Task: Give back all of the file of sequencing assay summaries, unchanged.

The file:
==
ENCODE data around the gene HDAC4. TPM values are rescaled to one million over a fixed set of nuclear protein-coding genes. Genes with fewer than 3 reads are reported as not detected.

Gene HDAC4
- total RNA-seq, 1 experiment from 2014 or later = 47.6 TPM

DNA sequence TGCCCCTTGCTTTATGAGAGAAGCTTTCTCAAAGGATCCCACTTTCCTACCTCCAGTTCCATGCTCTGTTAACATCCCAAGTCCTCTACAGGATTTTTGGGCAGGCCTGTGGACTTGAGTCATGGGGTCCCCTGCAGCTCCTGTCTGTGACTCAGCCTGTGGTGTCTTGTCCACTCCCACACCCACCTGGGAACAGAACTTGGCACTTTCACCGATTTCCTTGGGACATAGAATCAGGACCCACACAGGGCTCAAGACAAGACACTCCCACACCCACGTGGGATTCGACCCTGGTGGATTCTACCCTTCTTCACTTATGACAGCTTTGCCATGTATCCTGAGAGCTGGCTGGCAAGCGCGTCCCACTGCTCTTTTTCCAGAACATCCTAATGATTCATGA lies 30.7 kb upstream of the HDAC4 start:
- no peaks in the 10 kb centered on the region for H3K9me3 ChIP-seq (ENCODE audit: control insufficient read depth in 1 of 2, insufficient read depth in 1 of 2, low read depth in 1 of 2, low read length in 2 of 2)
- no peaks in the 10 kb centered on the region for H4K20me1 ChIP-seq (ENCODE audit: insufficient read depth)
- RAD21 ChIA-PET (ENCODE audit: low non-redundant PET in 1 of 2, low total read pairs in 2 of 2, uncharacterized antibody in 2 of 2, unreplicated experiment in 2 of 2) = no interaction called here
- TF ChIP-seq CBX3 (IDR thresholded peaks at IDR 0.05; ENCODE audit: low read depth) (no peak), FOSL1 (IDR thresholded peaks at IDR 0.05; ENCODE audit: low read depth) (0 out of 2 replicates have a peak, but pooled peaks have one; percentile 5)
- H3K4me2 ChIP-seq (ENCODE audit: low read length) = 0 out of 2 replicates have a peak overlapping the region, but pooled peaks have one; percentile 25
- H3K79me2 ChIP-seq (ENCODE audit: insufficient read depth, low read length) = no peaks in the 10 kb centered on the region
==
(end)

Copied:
ENCODE data around the gene HDAC4. TPM values are rescaled to one million over a fixed set of nuclear protein-coding genes. Genes with fewer than 3 reads are reported as not detected.

Gene HDAC4
- total RNA-seq, 1 experiment from 2014 or later = 47.6 TPM

DNA sequence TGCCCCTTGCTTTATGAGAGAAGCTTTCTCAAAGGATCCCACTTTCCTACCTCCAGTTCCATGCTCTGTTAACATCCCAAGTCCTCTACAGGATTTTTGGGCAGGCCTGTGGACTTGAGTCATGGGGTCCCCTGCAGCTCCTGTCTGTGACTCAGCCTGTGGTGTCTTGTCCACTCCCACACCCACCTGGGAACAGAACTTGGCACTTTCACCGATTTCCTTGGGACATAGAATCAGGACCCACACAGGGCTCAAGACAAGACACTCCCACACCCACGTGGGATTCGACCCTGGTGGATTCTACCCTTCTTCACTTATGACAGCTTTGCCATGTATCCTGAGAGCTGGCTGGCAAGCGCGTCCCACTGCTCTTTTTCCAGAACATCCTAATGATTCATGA lies 30.7 kb upstream of the HDAC4 start:
- no peaks in the 10 kb centered on the region for H3K9me3 ChIP-seq (ENCODE audit: control insufficient read depth in 1 of 2, insufficient read depth in 1 of 2, low read depth in 1 of 2, low read length in 2 of 2)
- no peaks in the 10 kb centered on the region for H4K20me1 ChIP-seq (ENCODE audit: insufficient read depth)
- RAD21 ChIA-PET (ENCODE audit: low non-redundant PET in 1 of 2, low total read pairs in 2 of 2, uncharacterized antibody in 2 of 2, unreplicated experiment in 2 of 2) = no interaction called here
- TF ChIP-seq CBX3 (IDR thresholded peaks at IDR 0.05; ENCODE audit: low read depth) (no peak), FOSL1 (IDR thresholded peaks at IDR 0.05; ENCODE audit: low read depth) (0 out of 2 replicates have a peak, but pooled peaks have one; percentile 5)
- H3K4me2 ChIP-seq (ENCODE audit: low read length) = 0 out of 2 replicates have a peak overlapping the region, but pooled peaks have one; percentile 25
- H3K79me2 ChIP-seq (ENCODE audit: insufficient read depth, low read length) = no peaks in the 10 kb centered on the region